The interior of the V60 is akin to the finest Scandinavian hotel. It’s minimalistic but incredibly premium and will continue to remind you that you’re in a luxury car. The seats are very comfortable, and all switchgear is nice to the touch and built well. The black leather interior in our test vehicle isn’t as stunning visually as the available Blond and Saddle colours, but is guaranteed to age and wear better. The seats are incredibly comfortable and are a benchmark in the segment. Our test vehicle was optioned with heated seats front and rear, and ventilated in front with lumbar support.
Adding to the premium feeling is the Bowers & Wilkins Premium Sound System (Inscription model only). At $3,750, it’s not exactly cheap, but it’s one of the nicest automotive sound systems available on today’s market. This is a 15-speaker surround sound system with 1,100W of power, and can reproduce audio with impeccable quality. A mode that emulates the theatrics of the Gothenburg Concert Hall is particularly neat, and an actual manual equalizer built into the Sensus infotainment system is a nice addition. The V60 also features Apple CarPlay and Android Auto connectivity.
It’s the small touches that add to the feeling that your Volvo is always looking out for your safety. For instance, if you try to set off without putting your seatbelt on, the car will keep the electronic parking brake engaged until the seatbelt is engaged, and will refuse to budge. Volvo’s semi-autonomous Pilot Assist is also a game changer for traffic jams, and will reduce both stress and fatigue for those who endure lengthy rush-hour commutes regularly.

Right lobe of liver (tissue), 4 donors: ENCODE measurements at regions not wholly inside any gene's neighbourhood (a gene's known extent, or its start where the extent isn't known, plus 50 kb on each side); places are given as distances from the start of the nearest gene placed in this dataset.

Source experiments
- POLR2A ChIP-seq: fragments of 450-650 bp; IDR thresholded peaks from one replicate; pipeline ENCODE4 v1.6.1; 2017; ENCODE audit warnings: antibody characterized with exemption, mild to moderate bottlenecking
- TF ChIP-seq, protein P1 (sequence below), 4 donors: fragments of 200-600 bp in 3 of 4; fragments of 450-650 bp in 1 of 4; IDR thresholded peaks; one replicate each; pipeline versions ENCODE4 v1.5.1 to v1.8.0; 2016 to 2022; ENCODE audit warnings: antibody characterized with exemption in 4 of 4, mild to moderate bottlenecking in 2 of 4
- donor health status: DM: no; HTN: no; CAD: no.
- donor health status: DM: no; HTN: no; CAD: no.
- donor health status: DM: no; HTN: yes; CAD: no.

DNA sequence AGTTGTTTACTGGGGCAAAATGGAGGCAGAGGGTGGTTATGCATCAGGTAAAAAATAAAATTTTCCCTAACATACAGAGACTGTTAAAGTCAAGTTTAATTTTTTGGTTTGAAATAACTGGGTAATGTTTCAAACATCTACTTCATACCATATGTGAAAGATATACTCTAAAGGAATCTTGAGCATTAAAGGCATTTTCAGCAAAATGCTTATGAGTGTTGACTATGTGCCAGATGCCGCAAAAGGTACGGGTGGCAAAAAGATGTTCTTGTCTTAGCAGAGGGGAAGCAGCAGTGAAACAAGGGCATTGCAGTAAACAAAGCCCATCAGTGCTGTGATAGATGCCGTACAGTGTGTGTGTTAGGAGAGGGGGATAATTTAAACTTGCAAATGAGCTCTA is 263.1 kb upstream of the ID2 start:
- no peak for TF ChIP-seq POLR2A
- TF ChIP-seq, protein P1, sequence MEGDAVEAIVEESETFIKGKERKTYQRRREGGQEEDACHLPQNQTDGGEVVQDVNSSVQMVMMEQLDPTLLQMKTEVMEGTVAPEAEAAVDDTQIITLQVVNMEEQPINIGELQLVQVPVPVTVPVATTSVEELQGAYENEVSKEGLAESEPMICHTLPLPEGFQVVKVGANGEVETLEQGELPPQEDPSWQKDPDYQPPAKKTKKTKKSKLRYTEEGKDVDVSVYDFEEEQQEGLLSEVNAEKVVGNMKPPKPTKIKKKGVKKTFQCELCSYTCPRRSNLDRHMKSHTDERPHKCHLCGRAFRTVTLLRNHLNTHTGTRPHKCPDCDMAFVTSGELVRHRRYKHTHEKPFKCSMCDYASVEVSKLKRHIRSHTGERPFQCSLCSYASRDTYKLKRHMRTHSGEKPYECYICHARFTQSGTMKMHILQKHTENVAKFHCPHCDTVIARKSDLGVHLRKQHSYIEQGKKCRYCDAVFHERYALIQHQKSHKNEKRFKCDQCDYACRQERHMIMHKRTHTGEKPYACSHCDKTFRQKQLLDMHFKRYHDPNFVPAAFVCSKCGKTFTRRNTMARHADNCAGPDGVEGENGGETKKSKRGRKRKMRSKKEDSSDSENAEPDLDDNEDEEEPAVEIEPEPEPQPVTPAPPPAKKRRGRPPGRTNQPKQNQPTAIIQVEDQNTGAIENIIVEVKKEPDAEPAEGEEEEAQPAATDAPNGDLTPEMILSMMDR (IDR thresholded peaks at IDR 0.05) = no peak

Fuel efficiency for the V60 T6 AWD is rated at 11.3L/100km city, 7.3L/100km highway, and 9.4L/100km combined. Our test week involved a significant amount of highway driving with some stop-and-go traffic, and the car returned an expected 8.5L/100km. The fuel economy read-out in the instrument cluster remains to be a challenge to navigate, but this is a small nitpick in an otherwise finely designed cabin. The V60’s fuel tank will accept 60L of 91-octane premium fuel.
Pricing starts at $55,400 for the V60 T6 Inscription, and includes things like the premium leather interior, panoramic sunroof and Sensus infotainment. Our car was equipped with a Climate Package (heated Aquablades, heated rear seats and steering wheel) for $1,250, and a Convenience Package (compass, Pilot Assist, active lane keeping, HomeLink) for $1,500. A Vision Package for $1,800 includes a blind spot information system, 360-degree surround view camera, and park assist. Standalone options include the Bowers & Wilkins stereo ($3,750), 19” wheels ($1,000), and a heads-up display ($1,150). This takes the sticker to a hefty $66,750.
Crossovers rule the North American automotive landscape today, and the station wagon continues to face an uphill battle. The 2019 Volvo V60 T6 Inscription is one of the best wagons on sale today, and with the T6 engine, has no competition. The Mercedes-Benz C 300 Wagon (reviewed here) is less powerful and also less expensive, and there’s no word on whether the upcoming 3-series will continue to offer this body style. If you’re in the market for a luxury station wagon today, you’re doing yourself a disservice if you don’t opt for the Swede.